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Steam boiler pressuretrol differential dial setting

RuffinoVino
RuffinoVino Member Posts: 52
edited January 2023 in Strictly Steam
I have a Weil McLain EG steam boiler 1 pipe system located in the basement The house is single family, 40' long and 20' wide and has 2 floors in addition to the basement. The first floor has 1 radiator in the back kitchen/dining room approximately 30' from the boiler and 1 in the front living room about 10' from the boiler. The 2nd floor has 1 radiator in the master bedroom above the living room, 1 radiator in the bathroom directly above the boiler, 1 radiator in the bedroom directly above the dining room and 1 small radiator in the smallest bedroom adjacent to the previous bedroom. 

I have the Honeywell pressuretrol cut in set to .5 psi(the screw is turned as far as can go) and the differential dial indicator at just about halfway between the numbers 1 and 2. ( Halfway between the 1 and 2 and lined up with the black line above it).

The issue that I'm having is when I turn the thermostat up 1 degree from the set temperature or when the first run of the morning (2-3 degree increase) occurs the boiler will run for approximately 30-35 mins and shut off for 4-5 mins even though the thermostat is not satisfied. After 4-5 mins it will fire up again and run for either the minimum run time I have the thermostat set to which is 5 mins or it will run until the thermostat is satisfied usually 10-15 more mins).  All of the radiators are heating and heating pretty well balanced.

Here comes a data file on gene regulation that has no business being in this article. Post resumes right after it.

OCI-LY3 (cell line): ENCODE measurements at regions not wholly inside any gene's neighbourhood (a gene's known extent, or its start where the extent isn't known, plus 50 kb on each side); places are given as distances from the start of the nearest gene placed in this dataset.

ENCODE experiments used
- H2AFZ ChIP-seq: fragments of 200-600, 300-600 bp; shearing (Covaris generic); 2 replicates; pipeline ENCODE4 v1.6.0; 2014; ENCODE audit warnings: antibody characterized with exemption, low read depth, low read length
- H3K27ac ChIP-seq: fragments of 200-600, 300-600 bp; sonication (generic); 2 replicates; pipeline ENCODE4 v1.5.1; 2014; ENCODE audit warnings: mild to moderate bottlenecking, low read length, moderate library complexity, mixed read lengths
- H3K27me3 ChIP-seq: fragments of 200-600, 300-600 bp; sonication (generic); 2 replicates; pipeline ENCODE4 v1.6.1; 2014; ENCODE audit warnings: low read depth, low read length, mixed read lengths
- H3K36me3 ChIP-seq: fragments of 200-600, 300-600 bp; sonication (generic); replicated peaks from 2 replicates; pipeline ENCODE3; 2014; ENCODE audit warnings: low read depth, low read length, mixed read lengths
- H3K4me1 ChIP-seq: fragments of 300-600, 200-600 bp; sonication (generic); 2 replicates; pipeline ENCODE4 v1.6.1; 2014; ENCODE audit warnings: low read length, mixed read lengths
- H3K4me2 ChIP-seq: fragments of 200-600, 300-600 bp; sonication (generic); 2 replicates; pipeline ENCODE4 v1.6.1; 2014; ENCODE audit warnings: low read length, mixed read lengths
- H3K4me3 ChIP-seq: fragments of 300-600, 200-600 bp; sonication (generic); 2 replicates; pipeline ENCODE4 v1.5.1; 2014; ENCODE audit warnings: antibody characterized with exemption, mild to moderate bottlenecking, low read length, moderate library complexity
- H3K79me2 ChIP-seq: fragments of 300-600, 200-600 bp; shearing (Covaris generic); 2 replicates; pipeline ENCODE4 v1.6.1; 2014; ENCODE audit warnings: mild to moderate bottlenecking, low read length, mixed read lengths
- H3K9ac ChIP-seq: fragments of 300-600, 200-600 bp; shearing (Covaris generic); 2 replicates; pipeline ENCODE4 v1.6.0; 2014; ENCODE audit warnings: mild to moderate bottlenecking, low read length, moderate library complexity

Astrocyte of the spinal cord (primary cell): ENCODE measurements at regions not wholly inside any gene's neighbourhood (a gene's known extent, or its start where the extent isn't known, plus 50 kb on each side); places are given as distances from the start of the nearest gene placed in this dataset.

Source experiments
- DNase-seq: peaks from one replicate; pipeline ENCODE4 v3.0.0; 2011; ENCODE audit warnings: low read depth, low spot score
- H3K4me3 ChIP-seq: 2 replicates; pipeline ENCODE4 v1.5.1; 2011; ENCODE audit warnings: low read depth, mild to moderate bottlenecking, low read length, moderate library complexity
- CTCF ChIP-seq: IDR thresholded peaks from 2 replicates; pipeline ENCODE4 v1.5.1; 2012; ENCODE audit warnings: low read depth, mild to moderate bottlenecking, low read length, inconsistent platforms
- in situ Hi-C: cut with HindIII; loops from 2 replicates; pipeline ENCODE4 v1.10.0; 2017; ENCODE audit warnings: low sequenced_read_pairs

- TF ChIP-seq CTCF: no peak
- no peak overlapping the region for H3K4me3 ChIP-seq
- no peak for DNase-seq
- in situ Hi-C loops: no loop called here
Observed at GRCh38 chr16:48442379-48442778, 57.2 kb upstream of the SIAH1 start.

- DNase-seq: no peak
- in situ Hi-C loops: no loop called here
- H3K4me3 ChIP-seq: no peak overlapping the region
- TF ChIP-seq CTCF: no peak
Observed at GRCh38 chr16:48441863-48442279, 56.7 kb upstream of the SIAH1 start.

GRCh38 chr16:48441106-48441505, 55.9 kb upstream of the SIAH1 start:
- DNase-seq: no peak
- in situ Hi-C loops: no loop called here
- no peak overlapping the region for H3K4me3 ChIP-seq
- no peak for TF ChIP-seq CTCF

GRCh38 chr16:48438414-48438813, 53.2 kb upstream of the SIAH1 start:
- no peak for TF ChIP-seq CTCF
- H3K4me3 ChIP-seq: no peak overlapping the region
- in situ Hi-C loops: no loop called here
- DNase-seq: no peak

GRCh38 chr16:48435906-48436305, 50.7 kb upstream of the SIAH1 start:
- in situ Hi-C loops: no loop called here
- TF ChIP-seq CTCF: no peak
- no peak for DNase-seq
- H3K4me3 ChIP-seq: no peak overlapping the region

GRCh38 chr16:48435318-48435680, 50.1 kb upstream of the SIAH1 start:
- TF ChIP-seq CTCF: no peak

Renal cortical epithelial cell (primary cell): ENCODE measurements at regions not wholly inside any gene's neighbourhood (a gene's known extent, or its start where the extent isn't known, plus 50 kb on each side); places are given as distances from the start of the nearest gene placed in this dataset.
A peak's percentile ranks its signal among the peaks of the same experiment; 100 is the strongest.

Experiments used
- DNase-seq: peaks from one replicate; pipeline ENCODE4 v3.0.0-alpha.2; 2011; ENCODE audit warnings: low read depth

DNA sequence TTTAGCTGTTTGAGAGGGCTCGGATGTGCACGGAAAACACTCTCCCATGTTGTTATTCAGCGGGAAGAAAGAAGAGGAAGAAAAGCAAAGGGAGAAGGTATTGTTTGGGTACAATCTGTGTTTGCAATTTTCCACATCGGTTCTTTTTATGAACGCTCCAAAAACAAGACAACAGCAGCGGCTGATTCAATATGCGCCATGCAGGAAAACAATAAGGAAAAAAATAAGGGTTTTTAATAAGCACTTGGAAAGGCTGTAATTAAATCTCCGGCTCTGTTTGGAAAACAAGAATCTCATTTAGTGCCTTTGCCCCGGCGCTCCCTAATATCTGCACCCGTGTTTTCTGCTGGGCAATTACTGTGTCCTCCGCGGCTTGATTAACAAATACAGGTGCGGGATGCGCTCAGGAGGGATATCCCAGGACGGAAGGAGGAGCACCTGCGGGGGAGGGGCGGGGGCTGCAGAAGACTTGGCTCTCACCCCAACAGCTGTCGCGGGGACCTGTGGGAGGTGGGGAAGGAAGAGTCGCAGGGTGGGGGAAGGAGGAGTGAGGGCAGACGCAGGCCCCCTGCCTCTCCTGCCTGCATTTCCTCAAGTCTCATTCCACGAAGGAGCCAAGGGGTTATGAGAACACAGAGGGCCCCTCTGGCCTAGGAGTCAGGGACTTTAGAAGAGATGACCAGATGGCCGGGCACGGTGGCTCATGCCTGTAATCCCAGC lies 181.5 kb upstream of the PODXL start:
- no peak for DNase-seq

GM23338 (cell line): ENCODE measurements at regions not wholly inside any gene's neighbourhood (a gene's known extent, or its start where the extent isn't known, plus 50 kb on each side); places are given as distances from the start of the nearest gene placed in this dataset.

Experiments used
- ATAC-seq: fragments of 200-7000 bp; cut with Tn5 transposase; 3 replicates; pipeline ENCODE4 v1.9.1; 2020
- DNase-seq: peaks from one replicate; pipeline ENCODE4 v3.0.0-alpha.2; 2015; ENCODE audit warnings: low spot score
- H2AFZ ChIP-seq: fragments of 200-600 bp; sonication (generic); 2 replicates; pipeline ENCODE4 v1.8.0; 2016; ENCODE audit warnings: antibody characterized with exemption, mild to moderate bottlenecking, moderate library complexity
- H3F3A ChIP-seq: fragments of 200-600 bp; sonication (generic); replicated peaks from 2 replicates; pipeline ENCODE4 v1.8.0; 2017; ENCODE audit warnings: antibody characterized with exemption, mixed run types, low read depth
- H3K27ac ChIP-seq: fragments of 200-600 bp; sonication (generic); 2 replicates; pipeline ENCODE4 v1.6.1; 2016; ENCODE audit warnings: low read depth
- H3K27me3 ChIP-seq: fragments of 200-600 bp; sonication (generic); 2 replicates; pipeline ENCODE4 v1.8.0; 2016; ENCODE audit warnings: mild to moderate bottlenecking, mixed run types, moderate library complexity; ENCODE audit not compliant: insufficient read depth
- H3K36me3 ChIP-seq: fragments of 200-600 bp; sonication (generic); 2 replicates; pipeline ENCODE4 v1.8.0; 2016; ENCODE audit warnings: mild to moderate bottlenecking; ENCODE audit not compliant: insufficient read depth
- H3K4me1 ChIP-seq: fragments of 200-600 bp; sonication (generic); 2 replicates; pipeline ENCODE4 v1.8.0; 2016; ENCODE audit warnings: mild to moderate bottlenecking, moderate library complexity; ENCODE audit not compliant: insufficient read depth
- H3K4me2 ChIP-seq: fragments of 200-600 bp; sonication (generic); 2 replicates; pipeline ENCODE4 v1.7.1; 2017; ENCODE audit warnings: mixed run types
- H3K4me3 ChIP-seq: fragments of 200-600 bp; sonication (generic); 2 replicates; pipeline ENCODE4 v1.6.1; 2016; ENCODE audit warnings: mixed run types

I don't understand why the boiler shuts off after only 30-35 mins and I'm wondering if I should increase the differential to closer to 2? I know articles have suggested to set the differential dial to 1 but I'm assuming this will further shorten my boiler cycle run time from where it is now so I haven't done this. Isn't the boiler supposed to run non stop as long as required to satisfy the thermostat unless the pressure reaches the cut out? Or should the boiler shut off and restart more than one time a heating cycle by having the pressuretrol differential set closer to 1 to have the cut out lower and allow the boiler to shut off prior to the thermostat being satisfied then restart a few minutes later until the thermostat is satisfied or again the pressure builds to the cutoff?